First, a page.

The present PhD project has been made possible thanks to the support and collaboration of the major rainbow trout (Oncorhynchus mykiss, Walb.) farm in Europe. It was initially based on the original research proposal aimed at examining rainbow trout aquaculture in order to find alternative raw materials to be utilized in the formulation of feed for all the stages of breeding of this important salmonid. However, in 2017 the farm which funded the research project began rearing marine fish species in the Adriatic Sea and it was, therefore, decided to widen the scope of the study to include European gilthead sea bream (Sparus aurata, L.). During the course of the PhD triennium various activities relating to the above two species were carried out. With regard to rainbow trout, the first of the tree main studies focused on the effects on broodstocks of a diet which included materials of vegetable origin; the second assessed the supplementation of an innovative emulsifier into the diet of juveniles to improve the assimilation of lipids; the last one examined the qualitative traits of by products obtained by rainbow trout processing for their possible reutilization. In particular, a trial was carried out employing 4-year-old broodstocks of rainbow trout – both females and males – fed on a diet which totally substituted fish meal with vegetable meal and partially substituted (50%) fish oil with linseed oil. The effects of this diet, compared to a control diet containing fish meal and fish oil, were evaluated in terms of reproductive performances: quality of eggs, hatching and fingerling survival rate and mean body weight. Based on the results of this trial, it was possible to assume that feedstuffs containing vegetable protein and fat administered to broodstocks, negatively affected the quality of gametes and the progeny of rainbow trout. The second trial was performed in order to investigate the effects on the growth performance and feed conversion rate of diets supplemented, at two different doses, with a new emulsifier aimed at increasing lipid assimilation in rainbow trout juveniles. After 90 days of experimental feeding, the overall results of rainbow trout fed on the supplemented diets, can be considered satisfactory and within the normal range for the species size. Concerning the histology of the intestinal tract, a lower degree of irritation was observed in the trout fed on the experimental diets compared to those fed on the diets without the additive. The emulsifier supplemented in the feeds, resulted in beneficial effects together with a better welfare status of the rainbow trout. The research went on to consider the qualitative traits of by-products obtained by rainbow trout processing, including muscle meat and skin. This issue has become more pressing worldwide due to the ever-increasing amount of waste and wastewater. Recently, attention has been focused on the possibility of extracting precious nutrients from rendered fish proteins. In this study, the proximate composition and the fatty acid profile of rendered rainbow trout were evaluated and compared with the traits of the trimmed fillet. The results showed that rendered fish from rainbow trout processing still contains valuable nutrients, which could be successfully considered as possible feedstuff and also employed in various sectors and in innovative ways as, for example, in the production of finger food and fish burgers. Concerning sea bream, our research assessed the effects on the growth of juveniles of a partial substitution of fish meal with insect meal in their diet. Furthermore, the possibility of eliminating the use of antibiotics in sea bream rearing was also examined. In the last few years, insect meal has become one of the most studied sources of protein feedstuffs as an alternative to fish meal. A growing trial was performed in order to evaluate the efficacy of the inclusion of chironomid meal in the feed of gilthead sea bream juveniles. To this aim, samples of chironomid midges at larval stage were collected from aquatic environments, converted into meal and analysed from a qualitative point of view. Two experimental feeds with a different percentage of replacement were tested and compared to a control diet where the chironomid meal was absent. The experimental diets resulted in excellent palatability and led to satisfactory growth performances. The research also considered the possibility of rearing gilthead sea bream without the use of antibiotics. In recent years, the issue of antimicrobial resistance has become of prime importance at an international level. The possibility of rearing antibiotic free fish is the challenge we face in the twenty-first century. In this context, the company involved in this Eureka project, has decided to work towards the improvement of rearing techniques, biosafety and the management of environmental parameters, in order to reach high standards of animal welfare, from breeding to transportation and subsequent stages, in the hope that this will result in a successful battle against antibiotic-resistance. To this goal, a trial was performed monitoring the production cycle of gilthead sea bream that were farmed adopting an antibiotic free protocol in an offshore cage plant. Their growth performance, health status and flesh quality were then compared with conspecific wild fish. The antibiotic free sea bream were fed on a diet that contained not only raw materials of aquatic origin – which constituted the main source of essential fatty acids of the omega 3 series – but also those of vegetable origin, in full respect of environmental sustainability. There was a strong similarity between the morphometric parameters and somatic indices of the two fish groups of different origin. Moreover, the antibiotic free sea bream displayed a very low lipid fraction similar to that of the fish captured in the Adriatic Sea, which classified them in the category of lean fish. Data concerning the omega 3 content, demonstrated that the antibiotic free samples could be defined either as “Rich in omega 3”, or as an “Omega-3 source”.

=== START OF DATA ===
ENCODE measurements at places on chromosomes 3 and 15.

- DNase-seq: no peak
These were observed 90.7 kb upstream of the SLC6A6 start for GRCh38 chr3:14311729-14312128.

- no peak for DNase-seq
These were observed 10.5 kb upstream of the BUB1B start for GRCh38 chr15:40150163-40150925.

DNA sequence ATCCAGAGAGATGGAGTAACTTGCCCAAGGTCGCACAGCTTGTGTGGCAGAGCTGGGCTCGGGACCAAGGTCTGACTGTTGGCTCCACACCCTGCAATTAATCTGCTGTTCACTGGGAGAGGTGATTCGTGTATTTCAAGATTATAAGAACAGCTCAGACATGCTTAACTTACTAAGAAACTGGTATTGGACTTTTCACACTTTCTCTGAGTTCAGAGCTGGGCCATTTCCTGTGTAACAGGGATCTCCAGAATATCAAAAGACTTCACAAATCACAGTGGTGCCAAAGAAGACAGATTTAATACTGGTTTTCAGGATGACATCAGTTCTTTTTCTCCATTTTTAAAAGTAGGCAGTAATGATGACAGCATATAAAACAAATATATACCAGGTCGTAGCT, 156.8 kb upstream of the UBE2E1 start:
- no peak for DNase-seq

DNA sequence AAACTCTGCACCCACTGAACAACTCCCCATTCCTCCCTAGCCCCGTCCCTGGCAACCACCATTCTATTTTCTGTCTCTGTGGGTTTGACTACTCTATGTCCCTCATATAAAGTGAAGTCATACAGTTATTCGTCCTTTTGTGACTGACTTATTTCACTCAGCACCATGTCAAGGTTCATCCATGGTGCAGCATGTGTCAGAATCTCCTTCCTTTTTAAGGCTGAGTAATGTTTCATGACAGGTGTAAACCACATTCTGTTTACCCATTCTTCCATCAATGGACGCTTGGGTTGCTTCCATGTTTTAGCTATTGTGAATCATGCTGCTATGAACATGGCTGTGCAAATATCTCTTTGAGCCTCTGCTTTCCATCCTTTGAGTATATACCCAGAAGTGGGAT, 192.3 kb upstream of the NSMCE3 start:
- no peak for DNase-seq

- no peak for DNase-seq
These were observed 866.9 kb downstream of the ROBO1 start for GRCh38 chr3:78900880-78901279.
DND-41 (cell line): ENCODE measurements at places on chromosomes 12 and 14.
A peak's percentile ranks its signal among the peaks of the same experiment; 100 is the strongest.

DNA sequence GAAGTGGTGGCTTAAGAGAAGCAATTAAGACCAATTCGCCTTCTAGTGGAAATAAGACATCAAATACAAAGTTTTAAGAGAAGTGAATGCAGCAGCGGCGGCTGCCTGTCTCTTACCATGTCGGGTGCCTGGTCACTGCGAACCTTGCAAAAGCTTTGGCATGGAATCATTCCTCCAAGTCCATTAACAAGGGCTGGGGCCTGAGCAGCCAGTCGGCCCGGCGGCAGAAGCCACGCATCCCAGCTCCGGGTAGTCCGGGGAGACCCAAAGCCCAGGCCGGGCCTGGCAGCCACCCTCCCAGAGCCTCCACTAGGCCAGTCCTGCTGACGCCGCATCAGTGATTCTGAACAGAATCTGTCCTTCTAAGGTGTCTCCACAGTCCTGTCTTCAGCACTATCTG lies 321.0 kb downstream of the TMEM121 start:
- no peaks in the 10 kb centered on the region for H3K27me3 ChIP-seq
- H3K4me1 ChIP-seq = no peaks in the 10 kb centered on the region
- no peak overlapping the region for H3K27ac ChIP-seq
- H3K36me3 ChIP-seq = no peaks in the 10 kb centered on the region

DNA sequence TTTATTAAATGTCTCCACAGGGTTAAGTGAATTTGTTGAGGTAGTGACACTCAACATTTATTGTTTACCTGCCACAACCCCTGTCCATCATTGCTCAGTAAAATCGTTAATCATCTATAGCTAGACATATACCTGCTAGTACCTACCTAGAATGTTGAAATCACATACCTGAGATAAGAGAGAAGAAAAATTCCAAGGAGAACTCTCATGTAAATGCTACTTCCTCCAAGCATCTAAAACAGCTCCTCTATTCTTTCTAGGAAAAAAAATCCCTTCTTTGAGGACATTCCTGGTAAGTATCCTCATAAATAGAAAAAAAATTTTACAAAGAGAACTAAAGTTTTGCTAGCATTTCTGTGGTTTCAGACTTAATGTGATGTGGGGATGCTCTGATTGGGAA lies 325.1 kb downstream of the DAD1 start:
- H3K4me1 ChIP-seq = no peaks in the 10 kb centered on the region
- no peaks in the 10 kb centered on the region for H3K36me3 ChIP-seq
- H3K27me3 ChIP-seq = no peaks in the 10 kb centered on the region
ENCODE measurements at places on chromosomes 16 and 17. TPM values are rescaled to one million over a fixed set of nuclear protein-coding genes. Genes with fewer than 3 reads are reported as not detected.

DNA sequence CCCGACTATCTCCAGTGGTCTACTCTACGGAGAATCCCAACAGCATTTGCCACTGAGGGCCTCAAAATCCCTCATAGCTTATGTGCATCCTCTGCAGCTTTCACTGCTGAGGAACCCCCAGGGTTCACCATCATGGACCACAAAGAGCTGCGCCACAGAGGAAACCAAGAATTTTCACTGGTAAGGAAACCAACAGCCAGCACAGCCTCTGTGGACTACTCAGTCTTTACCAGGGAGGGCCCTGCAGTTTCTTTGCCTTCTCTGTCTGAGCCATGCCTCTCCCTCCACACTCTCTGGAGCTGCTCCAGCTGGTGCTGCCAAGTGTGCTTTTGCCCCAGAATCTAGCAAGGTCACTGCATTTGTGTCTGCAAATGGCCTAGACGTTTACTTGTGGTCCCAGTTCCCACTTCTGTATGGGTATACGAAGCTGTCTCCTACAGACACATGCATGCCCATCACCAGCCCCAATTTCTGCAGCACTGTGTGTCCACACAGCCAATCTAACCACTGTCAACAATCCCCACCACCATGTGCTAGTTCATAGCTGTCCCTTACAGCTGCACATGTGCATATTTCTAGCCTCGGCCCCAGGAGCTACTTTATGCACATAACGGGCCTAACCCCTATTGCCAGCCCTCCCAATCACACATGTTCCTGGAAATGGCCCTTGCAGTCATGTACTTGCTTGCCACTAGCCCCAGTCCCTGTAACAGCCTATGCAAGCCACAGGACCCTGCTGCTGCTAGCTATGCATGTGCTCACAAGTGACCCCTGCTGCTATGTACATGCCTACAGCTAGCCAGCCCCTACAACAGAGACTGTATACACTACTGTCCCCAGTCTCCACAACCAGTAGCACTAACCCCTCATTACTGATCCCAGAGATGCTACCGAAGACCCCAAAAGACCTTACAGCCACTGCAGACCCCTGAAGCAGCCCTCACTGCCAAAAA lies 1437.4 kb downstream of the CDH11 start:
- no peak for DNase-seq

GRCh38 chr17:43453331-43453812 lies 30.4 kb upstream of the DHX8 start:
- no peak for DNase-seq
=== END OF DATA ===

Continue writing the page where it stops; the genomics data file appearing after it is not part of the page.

A scientific contribution towards sustainable aquaculture

MELIGRANA, MARINA CONCETTA TERESA
2019

Abstract